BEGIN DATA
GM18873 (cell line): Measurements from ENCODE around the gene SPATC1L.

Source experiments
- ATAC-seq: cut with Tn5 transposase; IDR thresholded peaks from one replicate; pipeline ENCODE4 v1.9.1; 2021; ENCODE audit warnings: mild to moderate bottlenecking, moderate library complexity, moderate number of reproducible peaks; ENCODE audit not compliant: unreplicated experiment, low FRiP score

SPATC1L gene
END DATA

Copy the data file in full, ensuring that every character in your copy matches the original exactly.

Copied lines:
GM18873 (cell line): Measurements from ENCODE around the gene SPATC1L.

Source experiments
- ATAC-seq: cut with Tn5 transposase; IDR thresholded peaks from one replicate; pipeline ENCODE4 v1.9.1; 2021; ENCODE audit warnings: mild to moderate bottlenecking, moderate library complexity, moderate number of reproducible peaks; ENCODE audit not compliant: unreplicated experiment, low FRiP score

SPATC1L gene